Wolflight - The Leader of the Pack Returns with an Epic Album - by Martin Jones

My 59th birthday fell of 18th April but the actual celebration took place three weeks earlier with the release of Steve Hackett's "Wolflight". As soon as I heard the album I mailed Steve and Jo with heartfelt congratulations I was that chuffed with what had been served up by the Master.... It's an awesome album in so many respects. Impossible to walk away from with just a couple of listenings as there is so much to revisit and enjoy, explore and discover this is an album that will stay with the listener for a very long time indeed. If the forthcoming live shows are half as good they are going to be something else.

Many other reviewers have had their say, and I'll try not to rehash too much of what they have said here, but some over lap is unavoidable. "Out of the Body"... unearthly howls of wolf and guitar, primal drumming, wild and untamed music that take one back to the dawn of time... The devastatingly effective Tar work of Malik Mansurov, so elemental and energetic in a profoundly primitive fashion that fits the feel of the music perfectly. It entices the you into the albums title track, "Wolflight".

Make no mistake, this is an epic in it's own right. A rich, colourful blend of rhythms and styles conjuring up long forgotten links between man and wolf... A song with several themes and plots, meandering but never losing its way. A feast for the aural senses, "Wolflight" sees Steve back to his creative best - pushing boundaries but pushing with great care and respect, lifting the listener out of the mundane and taking them along on a journey of discovery and time.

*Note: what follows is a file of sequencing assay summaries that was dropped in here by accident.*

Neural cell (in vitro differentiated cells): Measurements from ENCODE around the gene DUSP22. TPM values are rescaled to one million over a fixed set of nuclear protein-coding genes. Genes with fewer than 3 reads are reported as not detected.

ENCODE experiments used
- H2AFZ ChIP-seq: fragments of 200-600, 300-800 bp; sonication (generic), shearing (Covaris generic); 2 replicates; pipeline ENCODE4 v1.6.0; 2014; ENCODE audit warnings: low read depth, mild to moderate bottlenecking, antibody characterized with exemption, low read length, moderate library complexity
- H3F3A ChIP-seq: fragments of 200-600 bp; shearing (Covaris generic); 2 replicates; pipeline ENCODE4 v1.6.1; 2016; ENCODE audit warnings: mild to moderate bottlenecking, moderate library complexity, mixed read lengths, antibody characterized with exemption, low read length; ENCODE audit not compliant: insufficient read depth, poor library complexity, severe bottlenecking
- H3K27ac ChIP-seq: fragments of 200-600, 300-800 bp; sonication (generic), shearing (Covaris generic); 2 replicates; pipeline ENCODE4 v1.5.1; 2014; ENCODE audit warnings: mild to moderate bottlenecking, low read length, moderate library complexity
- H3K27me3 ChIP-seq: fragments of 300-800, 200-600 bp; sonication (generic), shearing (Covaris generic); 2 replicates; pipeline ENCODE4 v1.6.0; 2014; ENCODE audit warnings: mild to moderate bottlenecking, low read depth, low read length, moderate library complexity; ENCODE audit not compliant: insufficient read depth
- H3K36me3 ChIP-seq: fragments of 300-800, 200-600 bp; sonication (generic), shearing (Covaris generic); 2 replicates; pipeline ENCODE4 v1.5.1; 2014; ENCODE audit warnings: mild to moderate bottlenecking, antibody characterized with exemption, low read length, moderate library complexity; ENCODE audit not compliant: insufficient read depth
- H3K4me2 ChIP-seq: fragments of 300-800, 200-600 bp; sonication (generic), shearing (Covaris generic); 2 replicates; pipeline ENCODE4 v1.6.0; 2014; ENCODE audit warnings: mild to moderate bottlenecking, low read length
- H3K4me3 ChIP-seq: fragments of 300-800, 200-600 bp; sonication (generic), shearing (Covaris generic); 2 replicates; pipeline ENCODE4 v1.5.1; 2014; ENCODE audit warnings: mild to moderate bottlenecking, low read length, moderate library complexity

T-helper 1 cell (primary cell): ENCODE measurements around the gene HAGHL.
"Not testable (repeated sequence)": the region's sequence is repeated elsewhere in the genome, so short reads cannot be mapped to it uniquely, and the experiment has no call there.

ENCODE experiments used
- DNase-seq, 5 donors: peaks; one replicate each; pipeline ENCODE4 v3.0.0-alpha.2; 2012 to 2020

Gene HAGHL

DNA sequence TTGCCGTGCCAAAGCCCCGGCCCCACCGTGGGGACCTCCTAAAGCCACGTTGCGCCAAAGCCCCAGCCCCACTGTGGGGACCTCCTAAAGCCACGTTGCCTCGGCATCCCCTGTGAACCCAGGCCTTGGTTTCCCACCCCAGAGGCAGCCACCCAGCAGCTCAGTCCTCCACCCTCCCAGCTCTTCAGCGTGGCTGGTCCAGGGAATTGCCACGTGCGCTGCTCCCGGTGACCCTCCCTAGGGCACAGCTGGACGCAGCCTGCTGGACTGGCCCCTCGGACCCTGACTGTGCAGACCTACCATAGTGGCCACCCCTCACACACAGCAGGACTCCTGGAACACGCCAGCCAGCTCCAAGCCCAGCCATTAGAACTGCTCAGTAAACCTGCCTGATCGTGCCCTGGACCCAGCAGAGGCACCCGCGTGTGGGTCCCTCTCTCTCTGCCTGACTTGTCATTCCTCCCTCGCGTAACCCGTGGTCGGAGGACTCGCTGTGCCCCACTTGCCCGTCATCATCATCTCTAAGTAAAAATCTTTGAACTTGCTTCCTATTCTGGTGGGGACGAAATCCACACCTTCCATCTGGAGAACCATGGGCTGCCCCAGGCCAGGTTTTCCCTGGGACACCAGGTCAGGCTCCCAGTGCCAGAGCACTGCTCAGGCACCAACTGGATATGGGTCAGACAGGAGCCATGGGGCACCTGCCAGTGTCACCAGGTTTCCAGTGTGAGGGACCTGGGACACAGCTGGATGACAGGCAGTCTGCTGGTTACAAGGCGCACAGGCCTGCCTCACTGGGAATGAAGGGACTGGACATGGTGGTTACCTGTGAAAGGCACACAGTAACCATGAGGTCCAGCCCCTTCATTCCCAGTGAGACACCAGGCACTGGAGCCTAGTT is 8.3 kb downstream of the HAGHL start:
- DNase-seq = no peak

Chris Squire on bass for "Love song for a Vampire". Need one say more ? Dark, mean and moody. Dramatic , powerful both lyrically and musically this song would be the mainstay of many an other artists album - the one they want to talk about and have talked about by others. Not so here. Its part of a whole and needs to be seen as such - for this is no ordinary album.

"The Wheels Turning". If this is performed live (PLEASE!!!) it's going to be an instant crowd pleaser in the style of "Every day" and "Spectral Mornings". Wonderfully interwoven licks and riffs, astonishing solo clips and catchy lyrics make this the nearest thing to Prog Pop Steve has done in years. Supremely joyful and uplifting its a song that demands to be played again and again - I'm more than happy to oblige. With backing vocals from Amanda Lehmann it's always going to be special vocally but this time there is the added pleasure of hearing Jo Hackett appearing too - and a very, very nice appearance it is too. Fabulous song, fabulous performances.

An intensely personal track - "Coryian Fire". This again contains so many musical pathways and unsuspected twists and turns that it takes one by complete surprise at times. It's a fearsome assault of World Music at it's finest. Ancient rites long forgotten are conjured up here - a true trip into a world we can barely recognise or comprehend. "Corycian Fire" is all that and more. An other gem in a musical treasure chest brimming with them.